So we’re two months into our New Year theme: “A New You in Two Thousand One-Two.” And you promised, yes you did, that you would absolutely stick to the resolutions this time around.
Now I ask you (and be honest) how committed are you to those resolutions and/or how long did you stick to them? No need to hang your head in shame – you’ll see my face down there too. That’s why, when I started losing my 113 pounds fifteen years ago, I gave up that self-defeating concept. Instead, I became a founding member of my own Resolution Revolution as I have found, through experience, that resolutions don't work. For example, (and I'm sure there are many of you reading this who can relate) for years, I made a resolution to eat better, move more so I could lose my extra pounds. Twenty-four hours later, I'm sitting on the sofa for hours stuffing my face at a Rose Bowl party. So then my own game starts in my head: procrastination. Why start now when I'm going away for Martin Luther King weekend? Why start even then when I'm going to a Super Bowl party? I never ever seemed to get "started" and those new year's resolutions began to fade away along with my size 10's.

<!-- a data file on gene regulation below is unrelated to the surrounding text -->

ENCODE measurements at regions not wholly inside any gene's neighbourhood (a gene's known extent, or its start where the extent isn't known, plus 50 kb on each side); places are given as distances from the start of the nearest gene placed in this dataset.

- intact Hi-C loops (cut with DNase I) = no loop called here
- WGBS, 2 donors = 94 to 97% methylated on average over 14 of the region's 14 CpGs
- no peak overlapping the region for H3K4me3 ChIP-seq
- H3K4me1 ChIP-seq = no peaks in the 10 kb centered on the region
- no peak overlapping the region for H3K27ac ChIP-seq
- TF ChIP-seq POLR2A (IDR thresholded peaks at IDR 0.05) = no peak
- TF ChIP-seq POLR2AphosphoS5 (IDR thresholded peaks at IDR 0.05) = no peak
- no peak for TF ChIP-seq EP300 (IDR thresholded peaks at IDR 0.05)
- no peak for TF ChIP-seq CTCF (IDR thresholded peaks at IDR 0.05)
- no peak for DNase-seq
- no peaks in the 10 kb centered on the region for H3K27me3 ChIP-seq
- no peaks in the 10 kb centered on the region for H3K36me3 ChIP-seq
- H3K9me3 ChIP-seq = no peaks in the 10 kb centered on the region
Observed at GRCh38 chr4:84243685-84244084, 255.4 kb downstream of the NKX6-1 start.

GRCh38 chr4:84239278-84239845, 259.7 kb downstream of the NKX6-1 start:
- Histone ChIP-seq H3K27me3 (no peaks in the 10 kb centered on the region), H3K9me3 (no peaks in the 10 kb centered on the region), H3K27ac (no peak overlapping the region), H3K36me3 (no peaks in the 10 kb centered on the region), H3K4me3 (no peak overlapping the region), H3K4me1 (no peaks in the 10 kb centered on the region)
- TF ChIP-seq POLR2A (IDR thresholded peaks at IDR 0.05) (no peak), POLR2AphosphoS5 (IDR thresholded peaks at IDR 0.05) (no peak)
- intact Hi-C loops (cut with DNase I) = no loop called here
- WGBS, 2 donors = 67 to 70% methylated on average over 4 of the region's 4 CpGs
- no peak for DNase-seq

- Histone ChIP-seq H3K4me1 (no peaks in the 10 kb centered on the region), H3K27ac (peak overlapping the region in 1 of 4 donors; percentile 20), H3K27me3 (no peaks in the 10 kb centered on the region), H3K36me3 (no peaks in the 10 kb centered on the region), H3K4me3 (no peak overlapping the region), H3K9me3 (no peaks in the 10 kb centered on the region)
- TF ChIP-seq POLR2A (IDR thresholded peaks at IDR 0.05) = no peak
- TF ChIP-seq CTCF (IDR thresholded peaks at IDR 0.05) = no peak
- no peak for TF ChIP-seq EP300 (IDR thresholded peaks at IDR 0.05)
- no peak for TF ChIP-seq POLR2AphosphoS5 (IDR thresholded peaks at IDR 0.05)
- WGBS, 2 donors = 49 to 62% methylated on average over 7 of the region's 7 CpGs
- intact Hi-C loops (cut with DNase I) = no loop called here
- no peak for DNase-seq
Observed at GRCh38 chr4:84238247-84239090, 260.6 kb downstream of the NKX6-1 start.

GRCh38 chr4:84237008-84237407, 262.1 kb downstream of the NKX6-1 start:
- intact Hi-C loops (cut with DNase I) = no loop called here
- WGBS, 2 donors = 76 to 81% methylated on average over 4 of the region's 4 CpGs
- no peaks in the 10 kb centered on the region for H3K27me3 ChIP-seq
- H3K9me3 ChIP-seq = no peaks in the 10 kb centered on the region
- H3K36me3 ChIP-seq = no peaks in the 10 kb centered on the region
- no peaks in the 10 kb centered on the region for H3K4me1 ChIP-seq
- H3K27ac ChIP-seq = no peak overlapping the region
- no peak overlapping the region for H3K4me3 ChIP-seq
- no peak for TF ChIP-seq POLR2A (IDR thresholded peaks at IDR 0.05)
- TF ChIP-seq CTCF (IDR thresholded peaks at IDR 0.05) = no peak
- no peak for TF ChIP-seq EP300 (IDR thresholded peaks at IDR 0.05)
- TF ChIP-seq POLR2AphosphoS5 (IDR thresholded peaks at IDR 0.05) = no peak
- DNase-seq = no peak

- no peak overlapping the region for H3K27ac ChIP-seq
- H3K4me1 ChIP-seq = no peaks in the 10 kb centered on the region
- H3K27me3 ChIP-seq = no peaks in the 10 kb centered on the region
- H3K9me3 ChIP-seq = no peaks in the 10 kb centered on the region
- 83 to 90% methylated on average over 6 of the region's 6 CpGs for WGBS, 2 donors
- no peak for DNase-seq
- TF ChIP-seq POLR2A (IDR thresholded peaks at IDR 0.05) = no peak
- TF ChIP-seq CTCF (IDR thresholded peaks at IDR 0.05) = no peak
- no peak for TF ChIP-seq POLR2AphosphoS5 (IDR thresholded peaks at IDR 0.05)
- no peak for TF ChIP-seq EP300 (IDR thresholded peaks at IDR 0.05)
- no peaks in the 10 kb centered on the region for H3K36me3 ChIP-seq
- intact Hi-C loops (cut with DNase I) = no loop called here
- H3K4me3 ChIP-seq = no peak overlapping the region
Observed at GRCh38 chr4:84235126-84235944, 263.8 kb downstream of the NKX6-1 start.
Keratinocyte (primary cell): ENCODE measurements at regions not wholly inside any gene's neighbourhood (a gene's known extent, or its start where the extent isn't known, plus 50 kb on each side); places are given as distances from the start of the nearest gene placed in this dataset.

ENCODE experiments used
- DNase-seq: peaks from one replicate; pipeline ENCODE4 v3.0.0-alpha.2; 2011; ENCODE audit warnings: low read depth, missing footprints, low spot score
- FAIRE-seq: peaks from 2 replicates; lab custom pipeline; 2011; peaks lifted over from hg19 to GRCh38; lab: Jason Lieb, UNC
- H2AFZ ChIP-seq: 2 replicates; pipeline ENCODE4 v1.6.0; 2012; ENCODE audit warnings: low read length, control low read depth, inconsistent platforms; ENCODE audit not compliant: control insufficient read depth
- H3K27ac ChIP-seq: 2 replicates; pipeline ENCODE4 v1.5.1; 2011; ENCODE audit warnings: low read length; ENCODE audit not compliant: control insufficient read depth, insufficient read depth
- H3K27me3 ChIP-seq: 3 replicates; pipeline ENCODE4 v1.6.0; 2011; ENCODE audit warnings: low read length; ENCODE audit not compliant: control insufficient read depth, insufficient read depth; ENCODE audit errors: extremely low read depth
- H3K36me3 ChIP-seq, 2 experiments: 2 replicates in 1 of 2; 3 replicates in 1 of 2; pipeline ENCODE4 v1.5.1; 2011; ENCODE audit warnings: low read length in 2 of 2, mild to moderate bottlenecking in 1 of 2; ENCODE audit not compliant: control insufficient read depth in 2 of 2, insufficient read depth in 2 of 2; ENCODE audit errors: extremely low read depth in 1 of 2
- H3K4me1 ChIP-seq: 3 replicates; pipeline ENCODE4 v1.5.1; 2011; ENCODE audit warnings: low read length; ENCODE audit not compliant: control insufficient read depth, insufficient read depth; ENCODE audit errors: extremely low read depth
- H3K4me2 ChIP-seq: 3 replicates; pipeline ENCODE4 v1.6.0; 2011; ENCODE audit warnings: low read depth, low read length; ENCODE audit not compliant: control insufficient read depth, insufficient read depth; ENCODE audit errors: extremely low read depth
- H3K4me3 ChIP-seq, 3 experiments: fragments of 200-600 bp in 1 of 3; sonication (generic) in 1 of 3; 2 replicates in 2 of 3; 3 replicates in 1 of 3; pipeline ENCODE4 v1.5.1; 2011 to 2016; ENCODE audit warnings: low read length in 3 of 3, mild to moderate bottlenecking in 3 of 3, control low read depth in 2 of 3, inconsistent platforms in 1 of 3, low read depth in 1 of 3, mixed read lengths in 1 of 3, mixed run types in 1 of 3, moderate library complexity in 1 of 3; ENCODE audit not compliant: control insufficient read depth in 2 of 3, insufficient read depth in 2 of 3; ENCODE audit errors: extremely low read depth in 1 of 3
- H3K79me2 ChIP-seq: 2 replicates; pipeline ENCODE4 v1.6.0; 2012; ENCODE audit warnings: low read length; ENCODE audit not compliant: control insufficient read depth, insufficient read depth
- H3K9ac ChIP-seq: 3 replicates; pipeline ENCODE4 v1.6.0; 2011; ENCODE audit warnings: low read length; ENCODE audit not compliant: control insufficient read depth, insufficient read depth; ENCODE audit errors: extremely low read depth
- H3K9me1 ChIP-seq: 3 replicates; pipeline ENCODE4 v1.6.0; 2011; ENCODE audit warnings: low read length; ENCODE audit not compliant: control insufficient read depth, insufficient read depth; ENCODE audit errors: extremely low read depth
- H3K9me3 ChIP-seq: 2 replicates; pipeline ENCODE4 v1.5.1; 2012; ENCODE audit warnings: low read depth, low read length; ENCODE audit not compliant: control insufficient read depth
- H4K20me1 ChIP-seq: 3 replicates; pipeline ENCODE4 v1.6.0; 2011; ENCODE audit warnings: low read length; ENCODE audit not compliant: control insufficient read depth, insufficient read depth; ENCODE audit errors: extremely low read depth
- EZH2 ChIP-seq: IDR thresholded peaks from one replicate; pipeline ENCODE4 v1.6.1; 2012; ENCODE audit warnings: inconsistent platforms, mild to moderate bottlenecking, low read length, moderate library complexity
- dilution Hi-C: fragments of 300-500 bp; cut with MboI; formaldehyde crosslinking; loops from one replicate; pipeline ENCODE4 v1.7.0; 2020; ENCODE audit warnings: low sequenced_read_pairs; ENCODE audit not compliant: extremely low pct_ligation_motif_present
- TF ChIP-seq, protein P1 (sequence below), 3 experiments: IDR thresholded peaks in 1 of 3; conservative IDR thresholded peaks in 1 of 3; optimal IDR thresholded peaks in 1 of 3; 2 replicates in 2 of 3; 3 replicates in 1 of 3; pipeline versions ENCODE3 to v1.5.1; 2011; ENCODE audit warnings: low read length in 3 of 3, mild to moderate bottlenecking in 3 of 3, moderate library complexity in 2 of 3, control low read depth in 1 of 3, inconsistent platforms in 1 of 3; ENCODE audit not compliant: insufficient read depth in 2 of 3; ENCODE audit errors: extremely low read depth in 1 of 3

If you've nodded your head even once, I invite you to join my revolution. Simply reframe the word “resolution.” Instead of a noun, make it a verb and an adjective. RESOLVE to make better food choices. RESOLVE to be more active. RESOLVE to practice portion control. RESOLVE to learn the skills of time and stress management. RESOLVE to spend more time with friends and family. RESOLVE to make time for the things which you value most. Practice this every day and your RESOLVE will be so strong, you will make the healthiest choices effortlessly. There will be going back. Your focus will be on what’s good about your life NOW, not what it’s lacking or what needs to change.
Finally, no longer will you look at each new year as a cue for evaluating your failings. What you will see is a blank calendar of opportunities to continue adding to the enhanced life you resolved to create. George Eliot said "It's never too late to be what you might have been." So allow me to toast that new you that's in progress in two thousand one-two.
Next up: Did I relinquish my right to have goofy-silly-fun now that I'm eligible for senior discounts?